13/5/22, 15.30h Venue: CEDLA, Roetersstraat 33 | 1018 WB Amsterdam - 2nd Floor Organiser: CEDLA Lecture
Gema Kloppe-Santamaria, Assistant Professor of Latin American History at Loyola University Chicago
What were the political and cultural drivers that contributed to shaping Catholics’ understanding of violence as a legitimate means to defend their religious practices and beliefs in post-revolutionary Mexico? In this talk, Dr. Gema Santamaria will focus on the 1930s-1950s, a period marked by the end of the Cristero War (1927-1929) - Mexico’s armed conflict over the religious question - and the so-called détente between the Mexican state and the Catholic Church. Despite the Church’s official rejection of the use of violence amongst the faithful, during this period Catholics continued to engage in belligerent and violent forms of religious militancy in the name of Christ and religious freedom. This, she argues, reflects the weight that non-canonical understandings of martyrdom, sacrifice, and redemptive violence had in Catholics’ exercise of religion. Catholics’ aggressive defence of religious symbols and places, together with their attacks against individuals perceived as “polluting” or “impious”, show that moral and symbolic considerations were deeply intertwined with uncompromising political ideologies and long-term intra-community conflicts.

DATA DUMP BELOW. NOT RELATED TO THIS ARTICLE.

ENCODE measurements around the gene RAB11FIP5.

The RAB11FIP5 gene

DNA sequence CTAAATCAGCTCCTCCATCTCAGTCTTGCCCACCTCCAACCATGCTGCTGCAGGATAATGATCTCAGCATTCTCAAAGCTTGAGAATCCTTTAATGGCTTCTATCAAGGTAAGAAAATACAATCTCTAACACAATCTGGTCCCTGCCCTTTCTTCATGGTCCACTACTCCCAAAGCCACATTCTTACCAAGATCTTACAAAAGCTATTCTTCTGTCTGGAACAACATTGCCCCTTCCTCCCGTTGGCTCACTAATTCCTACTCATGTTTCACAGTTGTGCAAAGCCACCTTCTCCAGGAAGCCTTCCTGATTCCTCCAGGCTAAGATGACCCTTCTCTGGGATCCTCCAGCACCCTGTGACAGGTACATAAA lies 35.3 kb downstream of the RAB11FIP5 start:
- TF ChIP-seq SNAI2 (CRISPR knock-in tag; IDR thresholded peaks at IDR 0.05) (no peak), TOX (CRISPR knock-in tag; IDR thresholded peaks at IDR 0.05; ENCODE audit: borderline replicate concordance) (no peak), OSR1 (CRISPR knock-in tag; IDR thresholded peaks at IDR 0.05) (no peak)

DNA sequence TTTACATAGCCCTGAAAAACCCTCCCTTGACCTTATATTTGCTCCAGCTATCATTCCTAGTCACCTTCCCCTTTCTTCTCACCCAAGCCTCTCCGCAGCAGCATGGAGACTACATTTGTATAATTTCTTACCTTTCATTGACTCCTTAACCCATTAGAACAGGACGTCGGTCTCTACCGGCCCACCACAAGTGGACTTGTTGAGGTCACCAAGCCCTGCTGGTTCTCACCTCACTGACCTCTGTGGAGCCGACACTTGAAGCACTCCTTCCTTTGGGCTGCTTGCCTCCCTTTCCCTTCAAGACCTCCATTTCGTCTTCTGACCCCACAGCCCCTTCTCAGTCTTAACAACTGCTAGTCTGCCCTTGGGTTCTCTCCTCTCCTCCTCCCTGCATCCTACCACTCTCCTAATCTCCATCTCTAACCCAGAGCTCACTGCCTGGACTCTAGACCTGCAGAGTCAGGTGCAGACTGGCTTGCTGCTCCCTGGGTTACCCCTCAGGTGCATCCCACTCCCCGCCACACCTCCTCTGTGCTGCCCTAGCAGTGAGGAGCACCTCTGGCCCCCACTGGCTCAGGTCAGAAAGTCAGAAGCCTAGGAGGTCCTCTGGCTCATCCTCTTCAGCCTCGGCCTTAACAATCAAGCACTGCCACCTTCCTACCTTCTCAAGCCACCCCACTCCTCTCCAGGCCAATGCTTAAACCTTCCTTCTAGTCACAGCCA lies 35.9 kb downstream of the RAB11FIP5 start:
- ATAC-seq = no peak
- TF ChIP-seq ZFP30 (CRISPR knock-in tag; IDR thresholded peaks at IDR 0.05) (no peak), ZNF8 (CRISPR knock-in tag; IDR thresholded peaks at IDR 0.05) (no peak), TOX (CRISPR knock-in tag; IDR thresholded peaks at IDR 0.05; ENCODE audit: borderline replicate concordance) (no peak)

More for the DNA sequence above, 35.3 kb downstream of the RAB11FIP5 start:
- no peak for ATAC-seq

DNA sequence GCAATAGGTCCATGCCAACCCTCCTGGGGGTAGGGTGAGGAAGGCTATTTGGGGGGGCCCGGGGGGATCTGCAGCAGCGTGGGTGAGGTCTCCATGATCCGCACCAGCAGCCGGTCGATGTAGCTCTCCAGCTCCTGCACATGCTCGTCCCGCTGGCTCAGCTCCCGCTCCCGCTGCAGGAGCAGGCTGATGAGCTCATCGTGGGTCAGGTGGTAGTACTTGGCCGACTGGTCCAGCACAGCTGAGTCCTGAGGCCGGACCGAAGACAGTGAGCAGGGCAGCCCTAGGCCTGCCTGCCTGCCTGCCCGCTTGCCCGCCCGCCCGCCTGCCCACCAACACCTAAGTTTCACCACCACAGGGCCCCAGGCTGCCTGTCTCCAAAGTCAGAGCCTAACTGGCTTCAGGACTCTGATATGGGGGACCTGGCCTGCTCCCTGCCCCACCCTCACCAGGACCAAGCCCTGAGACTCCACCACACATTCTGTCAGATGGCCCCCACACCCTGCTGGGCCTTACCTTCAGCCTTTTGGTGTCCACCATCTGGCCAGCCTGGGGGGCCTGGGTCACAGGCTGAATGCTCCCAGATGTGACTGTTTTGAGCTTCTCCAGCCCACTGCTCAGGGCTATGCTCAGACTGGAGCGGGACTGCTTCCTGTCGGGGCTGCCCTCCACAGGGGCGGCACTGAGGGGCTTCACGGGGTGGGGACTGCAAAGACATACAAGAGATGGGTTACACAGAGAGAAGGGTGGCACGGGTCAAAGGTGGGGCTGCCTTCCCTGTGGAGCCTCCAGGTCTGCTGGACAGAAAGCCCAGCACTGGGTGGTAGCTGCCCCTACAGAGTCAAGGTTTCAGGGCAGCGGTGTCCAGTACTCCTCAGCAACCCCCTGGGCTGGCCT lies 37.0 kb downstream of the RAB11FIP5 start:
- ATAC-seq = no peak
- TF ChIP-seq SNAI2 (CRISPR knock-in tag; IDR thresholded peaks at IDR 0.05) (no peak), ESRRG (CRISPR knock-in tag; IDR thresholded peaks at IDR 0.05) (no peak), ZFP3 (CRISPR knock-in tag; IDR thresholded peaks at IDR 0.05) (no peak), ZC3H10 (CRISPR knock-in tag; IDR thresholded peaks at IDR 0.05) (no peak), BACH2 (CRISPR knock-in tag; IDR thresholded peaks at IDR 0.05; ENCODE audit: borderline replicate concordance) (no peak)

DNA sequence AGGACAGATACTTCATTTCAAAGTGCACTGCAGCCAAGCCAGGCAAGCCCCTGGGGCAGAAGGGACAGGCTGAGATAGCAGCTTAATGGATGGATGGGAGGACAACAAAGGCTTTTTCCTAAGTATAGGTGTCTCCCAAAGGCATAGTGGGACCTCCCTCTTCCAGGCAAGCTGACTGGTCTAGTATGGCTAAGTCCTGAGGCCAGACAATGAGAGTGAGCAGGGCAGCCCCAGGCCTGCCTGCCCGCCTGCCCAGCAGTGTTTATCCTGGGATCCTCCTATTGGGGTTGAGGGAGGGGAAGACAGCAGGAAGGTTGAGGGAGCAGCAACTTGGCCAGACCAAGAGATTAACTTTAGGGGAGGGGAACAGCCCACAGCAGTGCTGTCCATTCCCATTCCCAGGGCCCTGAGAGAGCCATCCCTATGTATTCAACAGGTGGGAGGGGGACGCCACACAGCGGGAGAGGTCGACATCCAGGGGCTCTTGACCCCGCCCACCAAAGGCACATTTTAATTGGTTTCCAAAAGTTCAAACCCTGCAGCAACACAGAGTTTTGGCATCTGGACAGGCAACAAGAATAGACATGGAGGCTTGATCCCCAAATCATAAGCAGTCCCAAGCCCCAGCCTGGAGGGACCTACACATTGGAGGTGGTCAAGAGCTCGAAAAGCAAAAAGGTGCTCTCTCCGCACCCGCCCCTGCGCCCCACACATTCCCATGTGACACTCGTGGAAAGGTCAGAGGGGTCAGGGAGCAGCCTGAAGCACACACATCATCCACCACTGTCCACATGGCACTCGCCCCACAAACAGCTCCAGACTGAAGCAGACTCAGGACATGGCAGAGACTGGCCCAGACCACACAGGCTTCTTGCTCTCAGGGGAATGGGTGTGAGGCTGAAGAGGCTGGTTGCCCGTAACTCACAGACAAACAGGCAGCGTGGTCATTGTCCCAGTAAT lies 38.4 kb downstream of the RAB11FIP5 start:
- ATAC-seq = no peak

Discussant: Prof. Wil Pansters, Utrecht University